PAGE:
Darling’s secret weapon in TV debate was briefing from Sky News bruiser
He turned Nick Clegg into the TV star of the 2010 general election campaign. Now The Times can reveal how a former news presenter transformed the normally reserved Alistair Darling into the edgy, combative debater who put Alex Salmond on the defensive.
The secret weapon behind the first TV debate on Scottish independence is today unmasked as the bombastic former Sky News presenter Scott Chisholm, a no-nonsense bruiser turned media trainer.
Mr Chisholm is fast emerging as the assistant of choice for top politicians.
The veteran TV presenter, who also presented the breakfast show on the short-lived ITN News Channel, is known for coming to training sessions with war stories from his days interviewing Colonel Gadaffi, and Yassir Arafat, the late Palestinian leader. According to a rare account of his work from 2010, he declares that people should speak to TV viewers ‘like they are 10-year-olds.’
Mr Chisholm’s guiding hand is credited for Mr Darling’s unexpectedly strong performance in his TV debate against Mr Salmond. The former chancellor, who leads Better Together, the pro- union campaign, defied expectations by appearing the more passionate of the twoas he repeatedly hammered his opposite number on which currency an independent Scotland would use.
As Magnus Linklater wrote: “The man once voted the most boring man in Britain was not just angry, he was furious.” The coup had echoes of Mr Clegg’s surprising victory in the first TV debate of 2010, after a performance which saw him making a direct appeal to voters down the camera.
Mr Chisholm, a New Zealander, is well liked among politicians for his discretion. He refused to confirm yesterday whether he worked with Mr Darling, and initially denied helping Mr Clegg in 2010, according to reports.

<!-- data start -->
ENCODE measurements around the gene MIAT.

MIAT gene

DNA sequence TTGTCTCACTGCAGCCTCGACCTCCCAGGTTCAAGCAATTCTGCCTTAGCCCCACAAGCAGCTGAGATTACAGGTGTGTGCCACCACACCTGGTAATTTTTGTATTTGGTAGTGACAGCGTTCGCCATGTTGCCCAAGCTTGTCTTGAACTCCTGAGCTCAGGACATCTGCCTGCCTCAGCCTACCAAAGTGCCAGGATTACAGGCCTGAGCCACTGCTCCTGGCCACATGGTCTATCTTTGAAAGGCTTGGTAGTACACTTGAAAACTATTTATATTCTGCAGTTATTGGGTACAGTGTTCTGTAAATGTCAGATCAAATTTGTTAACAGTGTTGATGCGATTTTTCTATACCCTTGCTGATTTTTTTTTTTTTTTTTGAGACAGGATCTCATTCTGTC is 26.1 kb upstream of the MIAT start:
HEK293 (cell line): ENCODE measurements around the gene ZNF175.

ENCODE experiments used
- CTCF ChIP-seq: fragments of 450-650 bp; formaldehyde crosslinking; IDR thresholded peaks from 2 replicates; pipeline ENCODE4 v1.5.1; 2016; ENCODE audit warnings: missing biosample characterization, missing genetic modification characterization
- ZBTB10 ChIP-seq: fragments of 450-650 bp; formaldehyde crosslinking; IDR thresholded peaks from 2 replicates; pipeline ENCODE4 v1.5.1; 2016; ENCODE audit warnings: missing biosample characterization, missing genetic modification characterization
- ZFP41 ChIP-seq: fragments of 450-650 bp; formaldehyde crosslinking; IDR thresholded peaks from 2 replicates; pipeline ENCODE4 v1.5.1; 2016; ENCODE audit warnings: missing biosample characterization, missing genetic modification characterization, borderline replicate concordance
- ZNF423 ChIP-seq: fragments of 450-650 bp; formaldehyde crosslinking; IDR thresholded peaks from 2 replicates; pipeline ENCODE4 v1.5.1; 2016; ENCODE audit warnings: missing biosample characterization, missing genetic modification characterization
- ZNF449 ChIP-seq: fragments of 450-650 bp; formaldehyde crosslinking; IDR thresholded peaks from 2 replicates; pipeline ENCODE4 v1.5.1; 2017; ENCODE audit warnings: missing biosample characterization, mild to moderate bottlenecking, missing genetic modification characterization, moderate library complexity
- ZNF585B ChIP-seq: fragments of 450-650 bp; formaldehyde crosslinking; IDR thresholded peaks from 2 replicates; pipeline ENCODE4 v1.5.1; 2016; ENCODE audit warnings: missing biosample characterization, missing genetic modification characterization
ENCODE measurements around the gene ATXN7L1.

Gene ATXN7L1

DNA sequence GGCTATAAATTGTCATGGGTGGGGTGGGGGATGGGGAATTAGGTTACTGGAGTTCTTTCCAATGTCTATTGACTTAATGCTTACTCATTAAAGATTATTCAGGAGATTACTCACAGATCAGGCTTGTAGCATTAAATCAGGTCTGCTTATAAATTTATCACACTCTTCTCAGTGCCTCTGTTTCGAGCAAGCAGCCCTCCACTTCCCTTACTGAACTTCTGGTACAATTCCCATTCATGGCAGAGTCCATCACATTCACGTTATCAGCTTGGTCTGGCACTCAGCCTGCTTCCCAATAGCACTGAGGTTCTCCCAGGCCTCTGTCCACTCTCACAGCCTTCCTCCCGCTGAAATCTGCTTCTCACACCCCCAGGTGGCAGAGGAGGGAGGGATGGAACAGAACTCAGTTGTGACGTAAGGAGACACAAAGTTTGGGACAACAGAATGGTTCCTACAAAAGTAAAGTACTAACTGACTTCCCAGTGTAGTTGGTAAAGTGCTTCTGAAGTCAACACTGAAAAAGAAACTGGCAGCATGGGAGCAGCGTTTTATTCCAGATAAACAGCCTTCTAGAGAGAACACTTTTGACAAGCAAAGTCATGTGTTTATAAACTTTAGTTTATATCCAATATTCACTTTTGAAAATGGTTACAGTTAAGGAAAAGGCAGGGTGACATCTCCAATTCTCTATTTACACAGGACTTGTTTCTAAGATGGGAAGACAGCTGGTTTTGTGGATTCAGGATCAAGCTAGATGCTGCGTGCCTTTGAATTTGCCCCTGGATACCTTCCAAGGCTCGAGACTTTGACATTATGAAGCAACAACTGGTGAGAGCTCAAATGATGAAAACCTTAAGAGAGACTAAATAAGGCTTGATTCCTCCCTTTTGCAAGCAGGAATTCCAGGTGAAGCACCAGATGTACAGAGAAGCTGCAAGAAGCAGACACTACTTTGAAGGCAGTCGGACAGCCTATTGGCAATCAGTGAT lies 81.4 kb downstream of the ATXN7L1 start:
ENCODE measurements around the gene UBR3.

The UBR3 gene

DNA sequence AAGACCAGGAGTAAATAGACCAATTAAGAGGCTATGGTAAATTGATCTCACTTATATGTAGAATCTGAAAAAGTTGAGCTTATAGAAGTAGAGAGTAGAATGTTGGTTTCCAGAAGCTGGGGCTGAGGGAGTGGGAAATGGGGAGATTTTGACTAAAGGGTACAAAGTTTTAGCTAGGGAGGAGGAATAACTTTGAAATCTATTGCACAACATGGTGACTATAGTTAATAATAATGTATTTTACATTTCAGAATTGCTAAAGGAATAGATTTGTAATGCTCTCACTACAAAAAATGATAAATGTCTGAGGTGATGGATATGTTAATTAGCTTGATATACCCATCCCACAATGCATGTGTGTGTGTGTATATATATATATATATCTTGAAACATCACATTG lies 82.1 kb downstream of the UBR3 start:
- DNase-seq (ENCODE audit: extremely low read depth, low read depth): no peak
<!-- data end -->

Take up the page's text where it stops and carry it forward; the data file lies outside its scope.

He maintains a low-profile, but speaking at a PR Week seminar in 2010, he said he had one over-arching key message for clients — stick to simple language in order to get your messages through: According to the magazine, he said: “Even the FT uses language that could be understood by a literate 12-year-old, and the tabloids aim for a reading age of about 8 or 9. Think about that when you are talking to a print journalist.” In TV terms, this was just as important, he added: “Pitch it at a 10-year-old. If you use words that viewers have to process in order to understand, then they will miss the next three to six words you say.”
Mr Chisholm’s occasionally robust methods have caused trouble in the past. In 1992, he was suspended for two weeks after a punch-up with Chris Mann, his fellow Sky presenter. Mr Chisholm claimed he that had hit Mr Mann for being rudeon the phone to his wife, also a Sky presenter.
The fracas erupted again the next year when Mr Chisholm had a go at Mr Mann in a mid-show break in live transmission that led to a physical altercation afterwards. Both presenters left the station soon after.
CMR Managing Editor Jonathan Clayton writes:
“Scott has shown how media training can transform a dull politician into a debate winner, simply by getting him to message correctly and repeatedly. I worked with him in the past and enjoyed it thoroughly, more importantly so did the clients!!!”